Basting a chop won’t make a steak – Chalkie:
Poor old Red Meat. There she is, best frock on, hair done, smiling with her eyes and showing a bit of leg, only to find that tarty dairy cow getting all the attention.
Dairy co-op Fonterra teased investors for years before finally letting them on to third base late last year, with explosive results. Units in its Shareholders Fund quickly shot up to well over $7 after being issued at $5.50 a mere two months ago.
Meat co-op Silver Fern Farms, on the other hand, is still working the street corner.
After a reform of its capital structure in 2009, ordinary shares in Silver Fern became tradeable by any Tom, Dick and Harry on the unlisted market, but they have not been pursued with any passion. . .
New Zealand beef, lamb and, most likely venison, are on the menu at the Lone Star’s first overseas restaurant in a top waterfront precinct in Singapore.
The meat, branded Pure South, is being supplied by meat processor and exporter Alliance Group to the Fern & Kiwi restaurant, an offshoot of the Lone Star bar and restaurant chain.
A New Zealand-themed menu was worked out by consultant chef Mathew Metcalfe, who has cooked for the late Steve Jobs and leading Hollywood figures.
The meat range will come from farms across the country and processed at Alliance’s Group’s eight plants. . .
Carter laments stubborn attitudes – Jon Morgan:
Outgoing Minister for Primary Industries David Carter reels off a long list of what he calls “a good number” of achievements during his four years in office, but at the end of it he has to admit to a few lows as well.
The intransigent wool and meat industries have both defeated him, as they have ministers before him.
It obviously frustrates him. He puts it down to warring personalities in leading roles and the farmers’ apathy that lets this continue. . .
NZ wool floors show crowds – Tim Cronshaw:
The reaction of customers to Wools of New Zealand’s (WNZ) carpet wool at the world’s largest flooring show has reinforced to its leaders they are on the right track with capital raising a minimum of $5 million.
A share offer to commercialise WNZ into a sales and marketing company was extended to February 25 after the capital raising reached more than $4.1m last year from 500-plus strong wool farmers committing 12 million kilograms of annual wool production.
WNZ chairman Mark Shadbolt said growing interest by spinners and manufacturers in WNZ carpet ranges at the world’s largest flooring trade show, Domotex, this month had been encouraging. The trade show was attended by 40,000-plus visitors. . .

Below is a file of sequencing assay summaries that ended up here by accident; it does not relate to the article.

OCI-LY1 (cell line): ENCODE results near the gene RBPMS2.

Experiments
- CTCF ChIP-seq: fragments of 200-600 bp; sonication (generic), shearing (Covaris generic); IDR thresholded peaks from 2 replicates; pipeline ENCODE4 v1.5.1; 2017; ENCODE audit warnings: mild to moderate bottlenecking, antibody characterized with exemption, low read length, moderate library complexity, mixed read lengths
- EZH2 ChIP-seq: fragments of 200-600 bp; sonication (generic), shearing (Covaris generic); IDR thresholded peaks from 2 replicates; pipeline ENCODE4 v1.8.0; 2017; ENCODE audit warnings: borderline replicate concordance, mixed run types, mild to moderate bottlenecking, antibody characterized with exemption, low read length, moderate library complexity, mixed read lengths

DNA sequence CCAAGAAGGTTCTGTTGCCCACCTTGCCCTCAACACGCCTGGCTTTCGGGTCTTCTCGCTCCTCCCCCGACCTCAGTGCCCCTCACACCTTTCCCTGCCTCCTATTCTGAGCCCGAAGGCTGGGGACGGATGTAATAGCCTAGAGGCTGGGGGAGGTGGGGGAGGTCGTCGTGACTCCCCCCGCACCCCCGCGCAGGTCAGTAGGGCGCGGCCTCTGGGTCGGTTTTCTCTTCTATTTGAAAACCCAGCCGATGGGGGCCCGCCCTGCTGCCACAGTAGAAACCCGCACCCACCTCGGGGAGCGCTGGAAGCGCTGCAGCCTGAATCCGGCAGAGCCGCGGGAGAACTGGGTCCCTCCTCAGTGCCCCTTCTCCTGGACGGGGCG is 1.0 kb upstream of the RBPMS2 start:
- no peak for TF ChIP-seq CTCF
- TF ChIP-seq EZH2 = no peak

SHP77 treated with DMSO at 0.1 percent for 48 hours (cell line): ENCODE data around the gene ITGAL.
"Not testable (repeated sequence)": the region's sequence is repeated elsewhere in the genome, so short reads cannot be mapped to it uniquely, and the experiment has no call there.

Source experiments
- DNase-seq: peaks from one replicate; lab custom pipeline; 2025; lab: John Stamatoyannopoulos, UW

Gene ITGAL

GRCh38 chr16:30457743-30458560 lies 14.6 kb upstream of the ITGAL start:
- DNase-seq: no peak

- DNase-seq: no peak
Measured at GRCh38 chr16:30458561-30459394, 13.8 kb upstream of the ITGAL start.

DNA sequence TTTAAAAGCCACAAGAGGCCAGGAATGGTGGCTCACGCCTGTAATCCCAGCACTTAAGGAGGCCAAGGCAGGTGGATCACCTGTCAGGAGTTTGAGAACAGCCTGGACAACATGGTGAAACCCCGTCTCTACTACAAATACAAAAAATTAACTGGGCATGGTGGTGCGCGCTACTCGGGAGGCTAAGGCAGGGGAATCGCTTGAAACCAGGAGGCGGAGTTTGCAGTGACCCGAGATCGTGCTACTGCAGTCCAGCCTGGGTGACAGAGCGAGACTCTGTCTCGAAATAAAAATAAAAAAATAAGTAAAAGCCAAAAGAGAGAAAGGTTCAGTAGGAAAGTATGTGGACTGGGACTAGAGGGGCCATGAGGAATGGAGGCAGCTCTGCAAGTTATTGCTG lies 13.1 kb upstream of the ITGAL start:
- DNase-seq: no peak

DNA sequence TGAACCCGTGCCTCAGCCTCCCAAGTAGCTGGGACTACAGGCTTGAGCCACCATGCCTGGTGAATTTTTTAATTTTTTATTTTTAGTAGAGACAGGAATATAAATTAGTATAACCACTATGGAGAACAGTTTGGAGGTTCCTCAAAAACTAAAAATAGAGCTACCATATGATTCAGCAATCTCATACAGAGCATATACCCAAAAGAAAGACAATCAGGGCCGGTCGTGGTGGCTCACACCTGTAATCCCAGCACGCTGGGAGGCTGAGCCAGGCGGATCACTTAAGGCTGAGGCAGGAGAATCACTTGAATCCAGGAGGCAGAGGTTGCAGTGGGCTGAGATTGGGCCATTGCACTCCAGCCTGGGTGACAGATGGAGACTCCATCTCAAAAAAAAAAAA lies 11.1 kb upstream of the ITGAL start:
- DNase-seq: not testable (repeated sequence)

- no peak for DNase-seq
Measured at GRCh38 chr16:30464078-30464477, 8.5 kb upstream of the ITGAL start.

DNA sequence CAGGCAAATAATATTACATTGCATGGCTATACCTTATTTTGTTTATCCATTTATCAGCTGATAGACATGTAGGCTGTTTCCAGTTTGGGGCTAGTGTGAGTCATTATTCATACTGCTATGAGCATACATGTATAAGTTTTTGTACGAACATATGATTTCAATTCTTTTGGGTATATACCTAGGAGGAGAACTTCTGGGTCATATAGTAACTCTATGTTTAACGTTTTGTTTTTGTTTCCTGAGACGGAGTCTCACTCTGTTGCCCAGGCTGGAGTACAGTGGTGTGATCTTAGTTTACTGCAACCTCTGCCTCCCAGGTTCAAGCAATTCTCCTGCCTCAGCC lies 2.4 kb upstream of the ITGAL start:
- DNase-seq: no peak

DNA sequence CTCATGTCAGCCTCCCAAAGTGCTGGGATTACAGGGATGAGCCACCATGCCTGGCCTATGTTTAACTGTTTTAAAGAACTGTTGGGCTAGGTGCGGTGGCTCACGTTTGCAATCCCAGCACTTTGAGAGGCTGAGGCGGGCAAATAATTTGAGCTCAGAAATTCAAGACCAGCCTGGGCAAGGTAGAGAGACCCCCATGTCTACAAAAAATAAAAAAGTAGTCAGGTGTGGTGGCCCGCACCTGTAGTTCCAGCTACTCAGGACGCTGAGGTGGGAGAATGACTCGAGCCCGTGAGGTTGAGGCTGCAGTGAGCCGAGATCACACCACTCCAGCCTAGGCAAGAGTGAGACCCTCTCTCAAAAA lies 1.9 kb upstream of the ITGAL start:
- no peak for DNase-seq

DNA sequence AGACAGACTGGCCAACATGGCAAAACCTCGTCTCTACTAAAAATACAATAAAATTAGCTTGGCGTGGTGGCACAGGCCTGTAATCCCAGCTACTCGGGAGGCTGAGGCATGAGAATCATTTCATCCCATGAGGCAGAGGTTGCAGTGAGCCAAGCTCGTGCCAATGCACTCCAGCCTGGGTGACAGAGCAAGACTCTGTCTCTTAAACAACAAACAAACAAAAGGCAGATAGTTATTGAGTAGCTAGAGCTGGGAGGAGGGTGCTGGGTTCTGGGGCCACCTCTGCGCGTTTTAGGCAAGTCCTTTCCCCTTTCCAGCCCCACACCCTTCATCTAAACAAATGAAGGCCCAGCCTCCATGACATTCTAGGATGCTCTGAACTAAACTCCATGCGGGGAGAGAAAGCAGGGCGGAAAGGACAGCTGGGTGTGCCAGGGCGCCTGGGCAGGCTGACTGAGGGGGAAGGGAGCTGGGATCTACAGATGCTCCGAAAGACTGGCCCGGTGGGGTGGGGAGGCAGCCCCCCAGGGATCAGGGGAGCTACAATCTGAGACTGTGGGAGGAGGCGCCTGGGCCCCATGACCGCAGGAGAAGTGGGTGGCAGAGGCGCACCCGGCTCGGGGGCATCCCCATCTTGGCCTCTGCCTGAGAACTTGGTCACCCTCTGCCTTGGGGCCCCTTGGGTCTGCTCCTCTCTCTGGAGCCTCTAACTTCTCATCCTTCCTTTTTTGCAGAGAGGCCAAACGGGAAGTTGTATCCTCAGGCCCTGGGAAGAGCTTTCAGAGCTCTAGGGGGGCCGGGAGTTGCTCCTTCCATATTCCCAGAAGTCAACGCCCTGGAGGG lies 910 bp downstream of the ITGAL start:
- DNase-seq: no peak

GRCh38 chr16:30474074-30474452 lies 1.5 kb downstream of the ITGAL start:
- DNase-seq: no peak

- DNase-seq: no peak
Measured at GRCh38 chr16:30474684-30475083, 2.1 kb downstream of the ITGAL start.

Safety shake-up call – Gerald Piddock:
Farmers are going to have to make health and safety a normal part of running their business if the number of on-farm accidents is to be cut.
Some farmers struggle to give health and safety the same amount of attention as they do to stock health or pasture management, industry-good Farmsafe national manager Grant Hadfield says.
“It’s considered a bit of an ogre. It shouldn’t be because it’s pretty easy to put systems in place.” . . .
Plaudits for irrigation policy – Gerald Piddock:
The Government’s decision to become a minority investor in irrigation schemes will ensure those projects get off the ground, say farmers with close ties to irrigation schemes in South Canterbury.
The Government announced last week that it would establish a company to act as a bridging investor for regional water infrastructure development.
The yet-to-be-named company would take minority stakes in water projects with a long-term goal of getting out and leaving the projects to the private sector. . .
Submitters discuss Tarras irrigation scheme – Jessica Maddock:
There was passionate opposition to an Otago Regional Council proposal to invest in a $39 million Tarras irrigation scheme at a hearing yesterday, with submitters saying it would be using ratepayer money to benefit only a few.
The council is considering buying $3.5m of redeemable preference shares. It would also pay up to $500,000 annually for five years, toward the fixed costs.
Tarras Water is planning the scheme to benefit 40 families, by taking up to 73.6 million cubic metres a year from the Clutha River to irrigate about 6000 hectares.
Nearly 70 people lodged a submission on the investment proposal, with the majority in opposition.
Eleven submitters spoke at a hearing in Cromwell yesterday, before four council members. Eight opposed the proposal and three supported it. The first day of the two-day hearing was in Dunedin on Thursday. . .